One Mother’s Breastfeeding StoryAugust 28, 2013 by Roxanne | Filed under Holistic Lifestyle, Nutrition.
by Leslie Moldenauer from Life Holistically
I have years of real life experience with extended breastfeeding and tandem nursing. I would not trade one moment of it for all the money in the world. I treasured every moment of it…every night feeding, every kick to the ribs, every lullaby sang while my son gazed up at me with all the love he could muster. Here is a glimpse of my journey.
I had my first son on February 28, 2006 and already knew that I would be a nursing Mom. That turned out to be a bit harder than planned. I wound up seeing a lactation consultant after a couple of days as I needed help. With persistence on both our parts, we got the hang of it. Please know that nursing is instinctive for the baby, but not for the Mom. Do not be afraid to ask for help. Hospitals have lactation consultants at your disposal, if you are in doubt….ask for help.
Initially I had no grand plan for how long I was going to nurse. I quit my job of 13 years when he was born so I knew going to work and being away from home was not going to be an issue for me. The bonding that took place during nursing was amazing, so I had not even given thought on when “I” would stop. (This is ultimately all I knew at this point, he would nurse until I stopped him)
I found out I was pregnant again when my son was 15 months old. It was a planned pregnancy, but I had never given any thought to the breastfeeding aspect. I had never heard of tandem nursing, nor had I considered that was what I would be doing. I purchased a book entitled: Adventures in Tandem Nursing: Breastfeeding During Pregnancy and Beyond by Hilary Flower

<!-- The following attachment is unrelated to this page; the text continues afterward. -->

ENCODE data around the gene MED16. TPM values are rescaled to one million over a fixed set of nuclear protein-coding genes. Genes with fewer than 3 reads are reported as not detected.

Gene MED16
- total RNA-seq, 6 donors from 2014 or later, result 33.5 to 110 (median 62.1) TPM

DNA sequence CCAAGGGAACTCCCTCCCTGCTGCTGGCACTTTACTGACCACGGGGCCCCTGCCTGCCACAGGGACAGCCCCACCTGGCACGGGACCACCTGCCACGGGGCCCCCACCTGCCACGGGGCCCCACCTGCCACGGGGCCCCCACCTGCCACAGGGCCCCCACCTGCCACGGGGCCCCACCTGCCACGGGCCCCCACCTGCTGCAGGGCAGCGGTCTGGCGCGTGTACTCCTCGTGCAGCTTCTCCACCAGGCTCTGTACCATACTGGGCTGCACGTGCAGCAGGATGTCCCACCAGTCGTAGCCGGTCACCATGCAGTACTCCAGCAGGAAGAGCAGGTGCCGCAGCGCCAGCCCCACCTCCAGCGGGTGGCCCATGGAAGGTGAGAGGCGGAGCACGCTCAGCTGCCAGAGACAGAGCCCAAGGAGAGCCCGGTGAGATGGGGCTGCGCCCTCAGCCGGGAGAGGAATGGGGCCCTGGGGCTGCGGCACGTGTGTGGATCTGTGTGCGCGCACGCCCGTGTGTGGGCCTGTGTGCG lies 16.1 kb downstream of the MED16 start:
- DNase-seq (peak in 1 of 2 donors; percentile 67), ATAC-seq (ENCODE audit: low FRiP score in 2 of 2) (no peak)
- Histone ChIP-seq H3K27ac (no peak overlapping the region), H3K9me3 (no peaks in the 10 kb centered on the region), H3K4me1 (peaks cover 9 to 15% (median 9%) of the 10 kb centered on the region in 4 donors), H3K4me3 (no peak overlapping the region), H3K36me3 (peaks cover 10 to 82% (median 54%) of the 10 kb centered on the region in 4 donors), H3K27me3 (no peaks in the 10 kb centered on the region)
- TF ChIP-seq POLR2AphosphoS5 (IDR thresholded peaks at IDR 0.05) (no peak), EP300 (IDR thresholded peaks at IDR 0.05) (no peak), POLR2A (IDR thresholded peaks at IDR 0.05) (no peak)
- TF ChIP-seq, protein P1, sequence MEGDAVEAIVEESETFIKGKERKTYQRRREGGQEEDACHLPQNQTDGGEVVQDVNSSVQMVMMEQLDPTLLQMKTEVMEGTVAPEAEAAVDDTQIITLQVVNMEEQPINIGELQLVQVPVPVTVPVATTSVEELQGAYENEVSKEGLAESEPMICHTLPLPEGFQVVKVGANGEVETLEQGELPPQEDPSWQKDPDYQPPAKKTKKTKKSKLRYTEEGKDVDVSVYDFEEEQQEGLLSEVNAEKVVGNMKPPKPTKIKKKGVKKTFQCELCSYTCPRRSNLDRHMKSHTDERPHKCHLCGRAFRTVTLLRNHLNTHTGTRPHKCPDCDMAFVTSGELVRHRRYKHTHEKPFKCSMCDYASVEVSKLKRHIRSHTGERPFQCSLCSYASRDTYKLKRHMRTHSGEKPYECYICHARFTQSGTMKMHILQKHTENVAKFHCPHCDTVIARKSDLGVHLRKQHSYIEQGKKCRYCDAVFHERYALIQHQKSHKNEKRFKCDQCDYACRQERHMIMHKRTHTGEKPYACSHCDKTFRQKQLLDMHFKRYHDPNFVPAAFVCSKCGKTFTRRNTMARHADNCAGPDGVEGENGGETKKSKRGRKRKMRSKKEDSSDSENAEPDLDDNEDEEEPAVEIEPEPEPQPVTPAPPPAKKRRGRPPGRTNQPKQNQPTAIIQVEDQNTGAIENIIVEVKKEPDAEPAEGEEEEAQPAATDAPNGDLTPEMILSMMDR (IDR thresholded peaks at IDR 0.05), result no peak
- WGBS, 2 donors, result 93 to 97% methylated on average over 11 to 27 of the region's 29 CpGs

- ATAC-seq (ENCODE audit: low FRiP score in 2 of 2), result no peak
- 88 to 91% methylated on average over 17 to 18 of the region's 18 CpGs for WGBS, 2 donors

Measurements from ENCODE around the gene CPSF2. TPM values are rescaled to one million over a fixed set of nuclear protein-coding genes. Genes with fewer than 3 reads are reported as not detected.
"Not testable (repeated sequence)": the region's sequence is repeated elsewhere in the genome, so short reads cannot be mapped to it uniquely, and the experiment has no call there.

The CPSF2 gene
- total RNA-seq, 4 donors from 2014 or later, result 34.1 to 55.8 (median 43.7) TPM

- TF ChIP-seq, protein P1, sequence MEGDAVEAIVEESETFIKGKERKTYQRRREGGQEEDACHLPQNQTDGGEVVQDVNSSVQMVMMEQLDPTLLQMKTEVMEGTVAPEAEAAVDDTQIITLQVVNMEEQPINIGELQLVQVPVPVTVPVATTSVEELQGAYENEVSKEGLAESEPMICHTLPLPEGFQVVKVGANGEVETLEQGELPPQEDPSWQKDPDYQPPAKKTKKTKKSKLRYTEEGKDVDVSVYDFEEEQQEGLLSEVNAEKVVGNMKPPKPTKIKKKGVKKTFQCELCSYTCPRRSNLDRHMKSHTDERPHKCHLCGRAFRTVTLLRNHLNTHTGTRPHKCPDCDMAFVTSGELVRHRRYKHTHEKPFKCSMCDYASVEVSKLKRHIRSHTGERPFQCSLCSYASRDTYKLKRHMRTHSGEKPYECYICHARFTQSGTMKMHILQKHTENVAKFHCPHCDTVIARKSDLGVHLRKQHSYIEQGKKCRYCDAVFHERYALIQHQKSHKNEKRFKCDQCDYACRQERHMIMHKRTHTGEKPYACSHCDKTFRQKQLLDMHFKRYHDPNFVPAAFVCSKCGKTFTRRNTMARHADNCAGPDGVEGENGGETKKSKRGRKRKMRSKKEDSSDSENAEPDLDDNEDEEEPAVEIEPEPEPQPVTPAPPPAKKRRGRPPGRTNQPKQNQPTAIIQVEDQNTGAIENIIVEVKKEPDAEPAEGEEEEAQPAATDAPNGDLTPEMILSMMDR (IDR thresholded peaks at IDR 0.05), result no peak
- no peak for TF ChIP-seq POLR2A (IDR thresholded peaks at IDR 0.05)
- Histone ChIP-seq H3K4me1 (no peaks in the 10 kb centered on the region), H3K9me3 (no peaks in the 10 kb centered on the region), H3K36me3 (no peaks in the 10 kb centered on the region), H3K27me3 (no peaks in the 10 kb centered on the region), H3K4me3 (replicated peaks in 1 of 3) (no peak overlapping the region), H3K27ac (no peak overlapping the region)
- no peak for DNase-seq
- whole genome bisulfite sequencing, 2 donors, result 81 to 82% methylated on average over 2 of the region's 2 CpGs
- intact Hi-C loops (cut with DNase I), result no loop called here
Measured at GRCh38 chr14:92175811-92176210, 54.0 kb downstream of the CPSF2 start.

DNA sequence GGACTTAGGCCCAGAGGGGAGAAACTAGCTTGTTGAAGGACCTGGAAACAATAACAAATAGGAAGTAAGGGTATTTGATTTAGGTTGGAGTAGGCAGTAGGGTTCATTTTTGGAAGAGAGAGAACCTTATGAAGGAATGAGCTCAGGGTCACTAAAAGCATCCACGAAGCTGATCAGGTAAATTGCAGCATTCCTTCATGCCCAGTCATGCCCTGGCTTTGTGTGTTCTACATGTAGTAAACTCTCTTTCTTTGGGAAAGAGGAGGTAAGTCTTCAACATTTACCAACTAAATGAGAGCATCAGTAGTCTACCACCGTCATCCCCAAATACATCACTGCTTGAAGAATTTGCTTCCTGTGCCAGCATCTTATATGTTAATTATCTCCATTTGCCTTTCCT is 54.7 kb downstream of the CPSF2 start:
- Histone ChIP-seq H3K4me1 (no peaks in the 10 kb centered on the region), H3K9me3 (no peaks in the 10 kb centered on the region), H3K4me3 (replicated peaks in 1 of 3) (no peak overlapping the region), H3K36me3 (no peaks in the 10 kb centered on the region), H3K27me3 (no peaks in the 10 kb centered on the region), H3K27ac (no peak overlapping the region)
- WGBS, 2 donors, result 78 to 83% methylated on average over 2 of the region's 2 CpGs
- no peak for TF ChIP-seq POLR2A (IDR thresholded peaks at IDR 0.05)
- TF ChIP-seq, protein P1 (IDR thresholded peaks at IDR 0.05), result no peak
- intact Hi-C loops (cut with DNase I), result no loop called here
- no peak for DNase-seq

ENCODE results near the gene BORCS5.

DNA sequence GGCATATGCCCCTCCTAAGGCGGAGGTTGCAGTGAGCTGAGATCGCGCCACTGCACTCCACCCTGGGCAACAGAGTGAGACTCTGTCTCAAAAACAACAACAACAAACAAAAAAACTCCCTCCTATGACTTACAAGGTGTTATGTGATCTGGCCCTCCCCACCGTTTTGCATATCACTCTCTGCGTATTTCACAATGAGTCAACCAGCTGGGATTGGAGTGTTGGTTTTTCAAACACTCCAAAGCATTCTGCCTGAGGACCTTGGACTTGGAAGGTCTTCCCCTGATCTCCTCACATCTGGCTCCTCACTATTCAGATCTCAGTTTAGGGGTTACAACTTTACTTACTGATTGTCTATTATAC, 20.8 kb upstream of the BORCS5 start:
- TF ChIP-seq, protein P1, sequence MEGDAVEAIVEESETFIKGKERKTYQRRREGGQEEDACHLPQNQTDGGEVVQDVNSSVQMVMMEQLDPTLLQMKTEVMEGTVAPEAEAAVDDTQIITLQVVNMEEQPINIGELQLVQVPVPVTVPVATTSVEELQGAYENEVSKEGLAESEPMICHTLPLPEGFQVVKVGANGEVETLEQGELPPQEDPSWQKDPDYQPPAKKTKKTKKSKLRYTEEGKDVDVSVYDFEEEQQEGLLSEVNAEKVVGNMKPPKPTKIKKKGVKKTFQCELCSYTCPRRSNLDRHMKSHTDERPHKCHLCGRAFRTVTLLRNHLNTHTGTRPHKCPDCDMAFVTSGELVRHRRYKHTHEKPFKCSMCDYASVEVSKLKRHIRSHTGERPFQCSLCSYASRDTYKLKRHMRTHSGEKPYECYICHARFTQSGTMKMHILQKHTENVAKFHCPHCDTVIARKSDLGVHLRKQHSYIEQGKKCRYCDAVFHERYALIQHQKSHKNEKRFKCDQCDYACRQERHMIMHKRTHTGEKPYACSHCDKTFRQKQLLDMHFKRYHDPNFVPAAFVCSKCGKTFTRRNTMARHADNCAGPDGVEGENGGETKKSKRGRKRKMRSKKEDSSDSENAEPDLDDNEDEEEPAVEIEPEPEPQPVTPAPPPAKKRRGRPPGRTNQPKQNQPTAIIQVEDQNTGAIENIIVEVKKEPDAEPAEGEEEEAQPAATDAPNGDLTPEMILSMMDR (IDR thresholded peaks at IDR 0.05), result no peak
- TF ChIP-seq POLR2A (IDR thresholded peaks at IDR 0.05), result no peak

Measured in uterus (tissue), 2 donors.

This book told me of all the possible challenges that I might face during pregnancy and beyond. Honestly, I discovered after reading this book that I had more concerns with nursing during pregnancy than what could happen when I had to nurse two babies. By this time I knew instinctively that I would let my son’s decide when they wanted to self-wean, better known as child-led weaning. A baby who self-weans is usually well over a year old, is getting most of his nutrition from solids, is drinking well from a cup, and cuts down on nursing gradually. If children are truly allowed to self-wean in their own time, most will do so somewhere between the 2nd and 4th year. Obviously, some will wean before this time and some after
Among many other valuable things, this book taught me that breast milk might dry up during pregnancy. There would be periods where my milk would be fruitful and others when it would be more like that of a raisin. Nipples will be extremely sensitive. And with a growing belly, well you and baby might have to learn some new positions.
Luckily, even though my milk flow had its ups and down, my son and I did not. My second son was born on February 28, 2008 (for those that noticed, same exact day of the first, two years apart) This was not planned and was a natural labor both times.
This began my tandem nursing journey. There were many times that I nursed them both at the same time, but this can be tricky. If you do not have a jealous toddler on your hands, nursing them separately might work better for you. I nursed consecutively more often than not. However, if I was in a hurry for any reason, one went over each hip, they would sometimes lay on top of each other, and were even known to hold hands while nursing.